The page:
A small Europa plane rolled in from backstage of the Platte Valley Companies Performing Arts Center on Tuesday afternoon. It was just another day in the WNCC theater program.
The plane is part of the set design for the theater program’s next production, “Night Witches,” a play based on a true story about women in Russia training to be pilots, mechanics and navigators during WWII.
“I kept thinking about how we would build one and it just seemed like such a monumental task, and you need something that’s structurally sound, that looks good and serves the story,” WNCC theater instructor Francesca Mintowt-Czyz said. “This is so functional, and I just think it’s gonna really help the actors. We play make believe and make believe is really hard when you’re pretending that some wood platforms are the wings of a plane. So now that they actually have something to play with, I think they’ll be really thrilled.”
The plane comes from WNCC’s aviation maintenance program in Sidney. Mintowt-Czyz said the idea to collaborate with another program came after talking to Patrick Fortney about her upcoming productions. Fortney is the executive director for assessment and institutional research at WNCC, but is also a musician and lover of the performing arts. Mintowt-Czyz said he’s always been a huge support of her work in the theater program.
“I was telling him about this project and wanting to get a plane, but not knowing how to build one,” she said. “And he said, ‘You know we have an aviation maintenance program at WCC, right?’ And I said, ‘No, what?!’ And he said it might be worth reaching out.”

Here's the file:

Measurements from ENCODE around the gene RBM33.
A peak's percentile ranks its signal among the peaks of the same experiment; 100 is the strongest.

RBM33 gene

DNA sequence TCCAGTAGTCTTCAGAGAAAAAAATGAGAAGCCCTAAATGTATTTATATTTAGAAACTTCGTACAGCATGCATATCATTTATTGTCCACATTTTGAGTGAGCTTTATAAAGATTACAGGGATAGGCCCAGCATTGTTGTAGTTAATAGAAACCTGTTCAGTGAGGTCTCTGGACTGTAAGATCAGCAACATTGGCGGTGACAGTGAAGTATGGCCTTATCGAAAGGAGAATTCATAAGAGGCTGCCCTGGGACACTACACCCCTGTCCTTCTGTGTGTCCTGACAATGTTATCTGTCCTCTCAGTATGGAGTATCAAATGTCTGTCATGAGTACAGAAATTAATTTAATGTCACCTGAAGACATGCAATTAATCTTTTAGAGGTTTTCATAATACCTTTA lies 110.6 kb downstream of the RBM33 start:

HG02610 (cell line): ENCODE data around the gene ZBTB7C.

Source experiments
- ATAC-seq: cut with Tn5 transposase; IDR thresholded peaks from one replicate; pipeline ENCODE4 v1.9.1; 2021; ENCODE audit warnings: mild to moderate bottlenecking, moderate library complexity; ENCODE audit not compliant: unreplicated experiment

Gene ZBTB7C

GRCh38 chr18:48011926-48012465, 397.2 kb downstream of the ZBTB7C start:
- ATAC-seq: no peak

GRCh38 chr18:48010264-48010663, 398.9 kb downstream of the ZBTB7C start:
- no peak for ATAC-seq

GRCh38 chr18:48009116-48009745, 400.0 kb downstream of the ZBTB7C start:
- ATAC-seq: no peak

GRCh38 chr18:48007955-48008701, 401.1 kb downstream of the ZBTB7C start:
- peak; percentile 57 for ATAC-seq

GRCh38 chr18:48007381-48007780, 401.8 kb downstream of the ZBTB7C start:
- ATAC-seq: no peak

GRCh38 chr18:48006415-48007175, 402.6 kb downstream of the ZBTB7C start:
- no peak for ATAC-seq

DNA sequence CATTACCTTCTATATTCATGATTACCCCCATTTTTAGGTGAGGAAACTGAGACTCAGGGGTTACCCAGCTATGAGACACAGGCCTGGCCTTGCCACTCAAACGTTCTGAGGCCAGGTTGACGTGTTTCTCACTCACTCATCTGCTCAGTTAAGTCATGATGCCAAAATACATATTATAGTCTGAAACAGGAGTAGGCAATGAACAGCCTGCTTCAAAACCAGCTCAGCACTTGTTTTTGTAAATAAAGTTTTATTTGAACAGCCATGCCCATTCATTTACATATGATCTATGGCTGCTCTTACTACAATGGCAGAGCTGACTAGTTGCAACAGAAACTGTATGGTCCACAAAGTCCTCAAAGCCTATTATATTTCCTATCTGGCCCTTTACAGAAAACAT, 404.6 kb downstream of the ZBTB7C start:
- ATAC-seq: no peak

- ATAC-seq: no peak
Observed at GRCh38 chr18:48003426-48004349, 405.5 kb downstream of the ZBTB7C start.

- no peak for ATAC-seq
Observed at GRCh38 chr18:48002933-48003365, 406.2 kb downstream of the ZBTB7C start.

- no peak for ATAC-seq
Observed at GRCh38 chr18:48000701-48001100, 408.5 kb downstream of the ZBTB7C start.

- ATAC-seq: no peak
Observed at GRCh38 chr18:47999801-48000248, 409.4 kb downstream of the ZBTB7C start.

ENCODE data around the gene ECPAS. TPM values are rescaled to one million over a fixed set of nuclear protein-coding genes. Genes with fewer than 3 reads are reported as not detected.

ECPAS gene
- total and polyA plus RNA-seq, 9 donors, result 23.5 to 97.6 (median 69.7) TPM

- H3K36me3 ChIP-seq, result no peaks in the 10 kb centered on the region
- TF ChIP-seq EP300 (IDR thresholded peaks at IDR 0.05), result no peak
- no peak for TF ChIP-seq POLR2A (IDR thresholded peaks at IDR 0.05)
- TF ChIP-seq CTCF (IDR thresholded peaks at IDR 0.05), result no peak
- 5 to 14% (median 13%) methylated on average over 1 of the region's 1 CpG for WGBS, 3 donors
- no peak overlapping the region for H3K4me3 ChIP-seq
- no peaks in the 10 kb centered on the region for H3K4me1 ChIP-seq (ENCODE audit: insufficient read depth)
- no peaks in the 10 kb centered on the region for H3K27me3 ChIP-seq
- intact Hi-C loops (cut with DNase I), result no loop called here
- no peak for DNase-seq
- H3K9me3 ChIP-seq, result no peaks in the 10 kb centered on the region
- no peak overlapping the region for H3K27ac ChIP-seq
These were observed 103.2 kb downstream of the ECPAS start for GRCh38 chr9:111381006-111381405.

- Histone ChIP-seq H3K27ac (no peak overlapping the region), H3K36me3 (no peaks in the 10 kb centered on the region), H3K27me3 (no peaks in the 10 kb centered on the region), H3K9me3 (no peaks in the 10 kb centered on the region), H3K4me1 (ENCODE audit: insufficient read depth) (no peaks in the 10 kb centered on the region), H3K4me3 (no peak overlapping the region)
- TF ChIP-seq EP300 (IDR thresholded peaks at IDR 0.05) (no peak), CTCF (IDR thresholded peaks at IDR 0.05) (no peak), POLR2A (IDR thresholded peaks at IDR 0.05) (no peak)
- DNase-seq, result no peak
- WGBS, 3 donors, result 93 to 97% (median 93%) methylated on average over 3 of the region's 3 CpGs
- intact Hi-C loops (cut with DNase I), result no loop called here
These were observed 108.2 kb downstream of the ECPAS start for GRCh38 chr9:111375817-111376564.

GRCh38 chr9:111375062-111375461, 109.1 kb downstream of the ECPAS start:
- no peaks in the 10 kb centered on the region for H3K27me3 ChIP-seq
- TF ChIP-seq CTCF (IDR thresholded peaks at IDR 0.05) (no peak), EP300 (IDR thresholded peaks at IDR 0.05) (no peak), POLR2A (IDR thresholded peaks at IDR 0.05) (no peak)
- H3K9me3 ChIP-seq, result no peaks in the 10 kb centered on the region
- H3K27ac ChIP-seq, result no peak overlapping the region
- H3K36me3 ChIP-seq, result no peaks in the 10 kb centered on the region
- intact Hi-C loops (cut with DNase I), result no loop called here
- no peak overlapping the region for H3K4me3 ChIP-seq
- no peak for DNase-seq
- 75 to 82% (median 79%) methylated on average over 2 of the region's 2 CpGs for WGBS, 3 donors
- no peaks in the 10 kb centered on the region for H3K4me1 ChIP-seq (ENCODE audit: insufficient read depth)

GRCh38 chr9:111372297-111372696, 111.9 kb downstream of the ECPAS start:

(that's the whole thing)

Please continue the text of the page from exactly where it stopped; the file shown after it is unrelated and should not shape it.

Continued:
So that’s what she did. She reached out to aviation instructor Jon Leever in November, and she said he jumped on board right away. After taking many measurements, sending photos and discussing details, Leever and four of his students drove the Europa plane up from the Sidney campus and wheeled it into the theater.
“Especially because the virtual season has its challenges, and as disappointing as I know it is for my actors not to have an audience and not to perform live, if we can give them a once in a lifetime experience by bringing in a plane and putting it on the WNCC stage, I just think that would be a really effective way to help them forget that we’re in the middle of a pandemic,” Mintowt-Czyz said. “And that they don’t have an audience. And they don’t get to share their work live.
“I hope that they’ll take these experiences and appreciate the documentation of their work.”
The aviation department isn’t the only program Mintowt-Czyz is collaborating with for this production. The actors will also be working on their Russian accents with visual arts instructor Yelena Khanevskaya, who is from Russia. The script for this play was written by local playwright, Christy Frederickson, og Morrill.
“I think that’s just a priority for me,” Mintowt-Czyz said. “…Everyone involved in the show is there for a reason, and is therefore an essential element of the storytelling process and production. So, being a part of an institution, especially a community college, we should be focused on building community and fostering community across campus.”
Leever said, “I’m glad we can all work together as one college.”